Major electrocardiographic abnormalities among American Indians aged 45 to 74 years (The strong heart study)
Indians, North American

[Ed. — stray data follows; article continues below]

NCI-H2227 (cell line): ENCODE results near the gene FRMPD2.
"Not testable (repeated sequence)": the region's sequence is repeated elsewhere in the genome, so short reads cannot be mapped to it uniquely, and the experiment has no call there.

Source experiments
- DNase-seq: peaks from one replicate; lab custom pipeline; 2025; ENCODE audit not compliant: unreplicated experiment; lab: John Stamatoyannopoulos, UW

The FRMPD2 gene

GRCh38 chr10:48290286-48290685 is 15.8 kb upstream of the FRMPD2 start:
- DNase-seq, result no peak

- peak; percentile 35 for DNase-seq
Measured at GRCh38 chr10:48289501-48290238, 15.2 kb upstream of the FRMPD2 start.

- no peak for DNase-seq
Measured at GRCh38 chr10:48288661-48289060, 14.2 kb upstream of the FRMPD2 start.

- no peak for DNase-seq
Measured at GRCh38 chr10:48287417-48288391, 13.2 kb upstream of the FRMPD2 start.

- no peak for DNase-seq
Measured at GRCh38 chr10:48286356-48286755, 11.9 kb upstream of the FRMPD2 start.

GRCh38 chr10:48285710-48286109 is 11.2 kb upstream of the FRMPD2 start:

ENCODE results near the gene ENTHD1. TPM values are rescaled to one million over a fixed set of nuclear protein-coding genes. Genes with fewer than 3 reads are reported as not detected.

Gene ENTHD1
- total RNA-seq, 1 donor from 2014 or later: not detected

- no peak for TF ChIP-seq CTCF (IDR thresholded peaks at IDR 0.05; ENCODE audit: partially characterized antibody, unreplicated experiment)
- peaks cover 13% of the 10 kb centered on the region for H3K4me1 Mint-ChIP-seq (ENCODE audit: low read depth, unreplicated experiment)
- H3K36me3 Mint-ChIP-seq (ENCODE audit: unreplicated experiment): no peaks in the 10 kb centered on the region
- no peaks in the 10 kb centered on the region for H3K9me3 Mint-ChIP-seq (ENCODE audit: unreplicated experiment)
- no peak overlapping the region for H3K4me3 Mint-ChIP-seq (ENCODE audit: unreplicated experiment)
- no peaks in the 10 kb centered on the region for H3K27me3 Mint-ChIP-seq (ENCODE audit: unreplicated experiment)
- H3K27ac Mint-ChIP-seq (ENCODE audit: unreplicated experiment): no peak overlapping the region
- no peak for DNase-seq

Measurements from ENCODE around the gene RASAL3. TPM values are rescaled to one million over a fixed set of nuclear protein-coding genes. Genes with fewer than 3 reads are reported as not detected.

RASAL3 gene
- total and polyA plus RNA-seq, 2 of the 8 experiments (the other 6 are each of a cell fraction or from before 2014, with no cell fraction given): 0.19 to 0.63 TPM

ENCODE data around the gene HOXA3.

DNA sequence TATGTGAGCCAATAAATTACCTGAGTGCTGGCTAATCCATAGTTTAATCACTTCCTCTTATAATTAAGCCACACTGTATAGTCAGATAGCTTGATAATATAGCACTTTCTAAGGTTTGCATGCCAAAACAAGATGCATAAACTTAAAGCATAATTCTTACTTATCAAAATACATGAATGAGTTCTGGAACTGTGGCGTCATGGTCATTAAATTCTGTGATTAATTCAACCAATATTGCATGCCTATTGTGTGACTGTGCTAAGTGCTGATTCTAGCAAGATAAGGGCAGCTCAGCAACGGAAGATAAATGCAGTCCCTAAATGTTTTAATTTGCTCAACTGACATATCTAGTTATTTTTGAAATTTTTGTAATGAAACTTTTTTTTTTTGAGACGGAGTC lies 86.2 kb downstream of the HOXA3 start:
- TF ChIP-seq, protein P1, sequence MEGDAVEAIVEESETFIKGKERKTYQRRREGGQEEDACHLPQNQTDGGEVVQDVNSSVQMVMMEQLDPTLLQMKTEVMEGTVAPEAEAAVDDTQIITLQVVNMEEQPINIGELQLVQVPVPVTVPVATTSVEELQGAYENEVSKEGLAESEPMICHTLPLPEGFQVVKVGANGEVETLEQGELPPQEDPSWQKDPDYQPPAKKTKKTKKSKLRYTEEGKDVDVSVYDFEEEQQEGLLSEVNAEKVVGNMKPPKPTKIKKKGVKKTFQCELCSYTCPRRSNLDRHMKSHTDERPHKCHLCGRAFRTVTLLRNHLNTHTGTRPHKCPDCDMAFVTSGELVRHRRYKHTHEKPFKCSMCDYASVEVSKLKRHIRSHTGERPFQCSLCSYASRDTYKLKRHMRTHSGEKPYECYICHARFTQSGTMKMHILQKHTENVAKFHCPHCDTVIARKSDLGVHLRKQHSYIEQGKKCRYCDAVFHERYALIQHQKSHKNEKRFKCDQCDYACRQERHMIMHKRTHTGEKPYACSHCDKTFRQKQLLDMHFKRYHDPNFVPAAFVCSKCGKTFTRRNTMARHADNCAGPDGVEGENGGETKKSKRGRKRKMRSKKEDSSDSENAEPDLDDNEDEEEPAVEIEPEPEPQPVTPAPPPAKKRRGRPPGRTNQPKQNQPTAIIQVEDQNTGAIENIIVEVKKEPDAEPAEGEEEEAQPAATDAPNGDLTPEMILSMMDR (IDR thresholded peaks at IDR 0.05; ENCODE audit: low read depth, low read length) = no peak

As part of the Strong Heart Study assessment of prevalent cardiovascular disease in middle-aged to elderly American Indians, the prevalence of major Minnesota code electrocardiographic (ECG) abnormalities was assessed in 4,531 participants aged 45 to 74 years (59% women) in selected tribal communities in Arizona, South and North Dakota, and Oklahoma. The overall prevalence of major ECG abnormalities was lowest in Arizona participants, (e.g., definite ECG myocardial infarction in 0.3% vs 1.8% in the other centers), although nearly two thirds of them had diabetes. One or more major ECG abnormality occurred in progressively more women (10.4% to 21.2%) and men (13.3% to 32%) (both p < 0.0001) from 45- to 54- to 55- to 64- and 65- to 74-year age groups, with the latter prevalence rates exceeding those in predominately white age peers in the Cardiovascular Health Study. Diabetes in women, but not in men, and hypertension in both genders showed positive associations with prevalence rates of major ECG abnormalities compatible with coronary artery disease or hypertensive cardiac hypertrophy. Hypercholesterolemia was not associated with ECG abnormalities except for definite myocardial infarction in women. In conclusion, major ECG abnormalities are common in middle-aged to elderly American Indians ,consistent with recent documentation of higher cardiovascular mortality in this population than in similar aged U.S. whites.